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Teen didn’t get alcohol at Beaver Valley May Days: organizers

Organizers of Beaver Valley May Days say a 13-year-old girl taken to hospital for excessive drinking on Friday was not served alcohol at the event.

RCMP reported the girl was found unresponsive in a washroom on the festival grounds. However, she woke up and was taken for a medical assessment.

Mike Hudson of the society that runs the event said while the girl used the washroom when she became ill, the alcohol didn’t come from their beer garden.

“She was partying next door with some kids,” he explained. “I’m not sure where they got their alcohol from. It was alcohol we were not serving at our event, so we know it wasn’t from us.”

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Hudson said the teen and her friends also told police they had been drinking before coming onto the grounds.

“We supported the RCMP and the young lady as much as we could to get her medical assistance,” he said, adding onsite first aid attendants and an off-duty nurse helped immediately. Fruitvale fire and ambulance also arrived soon after to offer assistance.

Police also arrested a couple of men at the event for being drunk in public and causing disturbances. One was challenging others to fight and the other hurled obscenities at officers.

Hudson thanked local authorities and emergency personnel for their help “as we experienced a couple of events as any celebration does.”

“The arrest reports do not reflect the level of cooperation between May Days volunteers, staff and the RCMP,” he said. “It also does not reflect all of the potentially similar incidents that were de-escalated peacefully and safely by our group of amazing volunteers and fellow May Days party goers.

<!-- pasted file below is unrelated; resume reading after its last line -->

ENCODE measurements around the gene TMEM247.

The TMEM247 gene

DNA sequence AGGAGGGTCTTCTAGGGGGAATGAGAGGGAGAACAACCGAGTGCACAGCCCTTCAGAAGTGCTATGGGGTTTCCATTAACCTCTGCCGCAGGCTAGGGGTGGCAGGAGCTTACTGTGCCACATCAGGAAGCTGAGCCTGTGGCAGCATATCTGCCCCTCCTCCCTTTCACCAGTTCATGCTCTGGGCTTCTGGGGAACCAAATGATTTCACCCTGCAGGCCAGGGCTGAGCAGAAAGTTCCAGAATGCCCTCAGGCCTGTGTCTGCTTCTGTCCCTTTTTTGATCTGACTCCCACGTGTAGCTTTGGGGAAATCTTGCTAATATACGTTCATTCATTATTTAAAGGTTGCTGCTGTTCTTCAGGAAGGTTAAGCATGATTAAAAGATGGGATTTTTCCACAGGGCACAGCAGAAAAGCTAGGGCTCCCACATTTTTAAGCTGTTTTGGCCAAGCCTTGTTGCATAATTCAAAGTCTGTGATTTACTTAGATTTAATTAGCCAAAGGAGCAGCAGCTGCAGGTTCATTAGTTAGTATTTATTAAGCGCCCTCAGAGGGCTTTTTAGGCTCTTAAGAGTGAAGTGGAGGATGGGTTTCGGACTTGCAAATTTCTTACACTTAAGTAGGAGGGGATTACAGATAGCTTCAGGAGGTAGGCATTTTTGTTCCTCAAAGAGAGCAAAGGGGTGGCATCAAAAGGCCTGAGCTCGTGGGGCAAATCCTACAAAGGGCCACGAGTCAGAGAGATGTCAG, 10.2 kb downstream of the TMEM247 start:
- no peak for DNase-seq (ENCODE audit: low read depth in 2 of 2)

Hudson said they are bound by strict provincial rules and regulations surrounding event licensing and volunteers check ID before allowing people into the beer gardens to ensure there is no underage serving.

“We also cut off guests when they need to be and remove guests if required to ensure everyone has a safe and great experience,” he said. “Our volunteers are certified in Serving it Right to ensure that no one is over-served.”

Hudson said they monitor consumption and if someone gets unruly, they’re asked to leave. However, occasionally people have arrived from private parties already drunk and wanting to join the beer garden, something they don’t allow.

Hudson added a liquor inspector visited on Sunday and was “very happy” with the overall setup of the beer gardens and its management, but suggested more signage and fencing and having someone sit at the entrance to control the flow of people and ensure no alcohol leaves the beer garden. While minors are not served, the license does allow kids to come in and out with their parents. He said they are considering some changes for next year.

He also said they employ private security and work closely with the RCMP to ensure everyone’s safety.

Hudson estimated 6,000 people attended this year’s festival, which was “well beyond” their expectations. Police also reported several impaired driving incidents over the weekend, but Hudson said the number was slightly fewer than last year.

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